The big question at David Lay’s auctioneers in Penzance next week: Are these bonds worth a few hundred pounds or up to £3.6m each?
Discovered as a dusty roll of paper in
a cardboard box among the effects of a recently deceased estate,
these £100 bonds were issued by Britain, France, Germany and the
USA as part of the £25m Reorganization Gold Loan of 1913. The funds
were designed to support Yuan Shih Kai, the newly appointed
President, as he established the fledgling government of the
Republic of China.
As interesting collectables, each note
is thought to be worth a few hundred pounds; David Lay sold just
ten in their May antique sale with an estimate of £500-1000 and
they took £3000. However, it is now thought that at least part of
the reason they attracted so much attention - and an
estimate-busting price - is because, according to international
law, subsequent governments are required to pay out for bonds
issued by the previous government.
Whether China's current government
would bow to this obligation remains to be seen, but, according to
the auctioneers, a group of influential businessmen, predominantly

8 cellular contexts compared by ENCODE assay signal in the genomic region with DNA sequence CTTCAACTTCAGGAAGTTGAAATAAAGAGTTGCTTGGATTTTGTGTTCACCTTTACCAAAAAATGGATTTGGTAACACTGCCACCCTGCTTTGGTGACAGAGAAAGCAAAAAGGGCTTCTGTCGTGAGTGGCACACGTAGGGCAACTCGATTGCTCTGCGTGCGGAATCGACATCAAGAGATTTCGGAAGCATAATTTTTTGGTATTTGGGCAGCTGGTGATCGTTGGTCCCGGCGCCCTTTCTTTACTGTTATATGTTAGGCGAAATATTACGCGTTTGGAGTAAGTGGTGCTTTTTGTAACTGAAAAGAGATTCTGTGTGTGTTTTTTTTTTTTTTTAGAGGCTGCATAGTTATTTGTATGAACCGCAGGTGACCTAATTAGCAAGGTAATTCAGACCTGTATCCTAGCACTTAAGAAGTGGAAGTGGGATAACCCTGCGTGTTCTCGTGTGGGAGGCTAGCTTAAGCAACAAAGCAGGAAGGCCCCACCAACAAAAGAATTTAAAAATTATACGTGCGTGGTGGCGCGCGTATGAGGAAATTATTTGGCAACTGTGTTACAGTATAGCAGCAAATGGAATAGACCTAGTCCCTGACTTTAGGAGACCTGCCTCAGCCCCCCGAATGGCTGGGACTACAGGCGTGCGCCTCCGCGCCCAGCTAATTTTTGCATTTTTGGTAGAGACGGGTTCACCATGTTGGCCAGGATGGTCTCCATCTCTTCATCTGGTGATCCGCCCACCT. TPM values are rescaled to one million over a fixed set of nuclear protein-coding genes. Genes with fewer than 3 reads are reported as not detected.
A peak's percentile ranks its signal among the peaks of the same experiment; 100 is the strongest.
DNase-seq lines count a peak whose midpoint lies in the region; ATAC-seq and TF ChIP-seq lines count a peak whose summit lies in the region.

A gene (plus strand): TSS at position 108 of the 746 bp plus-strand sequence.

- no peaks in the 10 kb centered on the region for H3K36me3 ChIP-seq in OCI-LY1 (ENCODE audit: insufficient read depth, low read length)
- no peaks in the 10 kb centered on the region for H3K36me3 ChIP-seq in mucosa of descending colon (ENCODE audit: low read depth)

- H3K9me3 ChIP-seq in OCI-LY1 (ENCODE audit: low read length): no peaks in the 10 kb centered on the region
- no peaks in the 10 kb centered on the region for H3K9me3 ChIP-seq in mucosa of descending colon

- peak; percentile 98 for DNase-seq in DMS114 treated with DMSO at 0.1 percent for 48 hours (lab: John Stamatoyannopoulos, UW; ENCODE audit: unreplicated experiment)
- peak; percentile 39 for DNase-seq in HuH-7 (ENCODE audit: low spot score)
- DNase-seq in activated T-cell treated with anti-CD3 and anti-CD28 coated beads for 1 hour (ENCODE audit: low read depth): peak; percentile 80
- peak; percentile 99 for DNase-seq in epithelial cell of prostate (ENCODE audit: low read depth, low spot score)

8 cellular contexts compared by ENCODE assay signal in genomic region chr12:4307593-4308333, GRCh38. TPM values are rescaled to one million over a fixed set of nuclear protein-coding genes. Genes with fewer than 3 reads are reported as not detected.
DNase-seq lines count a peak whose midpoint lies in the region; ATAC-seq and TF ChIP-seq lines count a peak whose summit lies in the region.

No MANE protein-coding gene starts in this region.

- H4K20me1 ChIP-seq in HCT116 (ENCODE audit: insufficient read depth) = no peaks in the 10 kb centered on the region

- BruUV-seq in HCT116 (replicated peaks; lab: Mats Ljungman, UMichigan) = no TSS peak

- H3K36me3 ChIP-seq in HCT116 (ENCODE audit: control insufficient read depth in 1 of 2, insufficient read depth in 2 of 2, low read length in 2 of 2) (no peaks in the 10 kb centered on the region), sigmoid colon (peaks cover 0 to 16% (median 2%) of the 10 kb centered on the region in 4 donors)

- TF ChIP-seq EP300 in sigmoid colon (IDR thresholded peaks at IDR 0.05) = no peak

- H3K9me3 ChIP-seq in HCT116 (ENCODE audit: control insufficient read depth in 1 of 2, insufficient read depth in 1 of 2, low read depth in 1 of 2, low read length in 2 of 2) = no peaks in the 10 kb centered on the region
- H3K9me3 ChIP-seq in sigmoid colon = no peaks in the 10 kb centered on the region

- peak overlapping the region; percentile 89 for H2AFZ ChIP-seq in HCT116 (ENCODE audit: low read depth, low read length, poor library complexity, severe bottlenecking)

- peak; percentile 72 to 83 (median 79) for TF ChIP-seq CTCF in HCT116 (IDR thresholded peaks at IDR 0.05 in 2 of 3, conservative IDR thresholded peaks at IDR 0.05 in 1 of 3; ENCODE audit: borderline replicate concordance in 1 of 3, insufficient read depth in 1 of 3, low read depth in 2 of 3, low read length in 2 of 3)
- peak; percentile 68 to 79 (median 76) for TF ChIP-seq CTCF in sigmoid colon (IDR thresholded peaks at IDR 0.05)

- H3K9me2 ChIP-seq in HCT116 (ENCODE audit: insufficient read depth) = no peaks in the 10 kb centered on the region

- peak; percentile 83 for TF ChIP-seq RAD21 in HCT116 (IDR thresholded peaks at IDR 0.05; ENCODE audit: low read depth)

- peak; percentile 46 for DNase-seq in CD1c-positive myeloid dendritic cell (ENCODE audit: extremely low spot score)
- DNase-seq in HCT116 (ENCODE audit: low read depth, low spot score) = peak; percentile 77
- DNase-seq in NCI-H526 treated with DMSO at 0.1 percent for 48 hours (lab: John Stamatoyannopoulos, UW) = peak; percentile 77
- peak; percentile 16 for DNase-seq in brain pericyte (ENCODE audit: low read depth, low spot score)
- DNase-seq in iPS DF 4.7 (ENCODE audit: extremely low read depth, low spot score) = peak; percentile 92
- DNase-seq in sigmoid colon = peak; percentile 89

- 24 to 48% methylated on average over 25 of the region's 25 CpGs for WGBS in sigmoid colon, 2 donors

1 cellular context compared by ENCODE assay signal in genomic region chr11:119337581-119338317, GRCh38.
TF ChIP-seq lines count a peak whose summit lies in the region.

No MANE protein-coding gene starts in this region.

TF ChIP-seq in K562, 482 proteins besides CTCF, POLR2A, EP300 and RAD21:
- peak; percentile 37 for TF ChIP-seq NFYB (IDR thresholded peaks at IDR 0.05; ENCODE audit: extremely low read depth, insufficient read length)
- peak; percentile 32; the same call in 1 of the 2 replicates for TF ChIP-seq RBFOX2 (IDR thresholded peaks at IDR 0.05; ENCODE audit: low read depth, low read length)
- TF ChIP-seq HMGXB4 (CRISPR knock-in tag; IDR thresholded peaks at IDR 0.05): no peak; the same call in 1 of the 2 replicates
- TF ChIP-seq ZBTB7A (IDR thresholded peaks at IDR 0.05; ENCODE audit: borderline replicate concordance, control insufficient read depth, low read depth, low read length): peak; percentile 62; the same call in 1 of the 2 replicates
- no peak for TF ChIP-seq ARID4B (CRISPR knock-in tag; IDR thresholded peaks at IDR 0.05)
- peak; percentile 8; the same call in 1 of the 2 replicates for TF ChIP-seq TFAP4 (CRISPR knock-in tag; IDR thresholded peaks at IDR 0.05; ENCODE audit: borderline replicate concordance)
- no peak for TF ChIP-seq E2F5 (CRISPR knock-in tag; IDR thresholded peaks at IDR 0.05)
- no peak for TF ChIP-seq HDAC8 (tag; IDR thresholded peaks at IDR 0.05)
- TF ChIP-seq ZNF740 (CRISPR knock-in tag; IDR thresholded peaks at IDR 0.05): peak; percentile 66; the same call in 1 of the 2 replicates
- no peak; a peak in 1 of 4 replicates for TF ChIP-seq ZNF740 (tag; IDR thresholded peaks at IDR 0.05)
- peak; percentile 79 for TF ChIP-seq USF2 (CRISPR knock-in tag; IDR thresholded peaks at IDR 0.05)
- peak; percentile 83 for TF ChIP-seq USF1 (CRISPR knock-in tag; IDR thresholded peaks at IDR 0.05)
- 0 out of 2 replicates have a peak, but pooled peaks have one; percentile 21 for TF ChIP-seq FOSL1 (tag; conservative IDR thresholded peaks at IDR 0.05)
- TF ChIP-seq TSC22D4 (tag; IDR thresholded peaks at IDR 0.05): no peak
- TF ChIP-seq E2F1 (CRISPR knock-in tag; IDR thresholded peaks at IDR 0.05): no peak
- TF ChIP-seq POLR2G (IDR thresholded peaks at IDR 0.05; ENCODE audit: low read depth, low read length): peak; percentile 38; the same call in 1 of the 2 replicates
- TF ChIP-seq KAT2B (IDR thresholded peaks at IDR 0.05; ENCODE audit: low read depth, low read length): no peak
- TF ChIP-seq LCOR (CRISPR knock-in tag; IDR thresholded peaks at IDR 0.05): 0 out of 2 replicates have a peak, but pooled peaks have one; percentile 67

Americans, who have substantial numbers of these old bonds, are
engaged in an ongoing legal battle for recompense, the outcome of
which is yet to be decided.
"If (and this is a particularly large
'if') they are successful in getting the Chinese or American
government to pay out, each of the numerous sheets we're selling
could be worth something in the region of £3.6m," they say. "Not
bad for a few foreign sheets of paper in a cardboard
They are now anticipating at least as
much interest in the 85 bonds they are offering in their July 10-11
Divided into ten lots of eight bonds,
each estimated at £2000-2500, an eventually successful payout from
the Chinese government would put their combined potential value at
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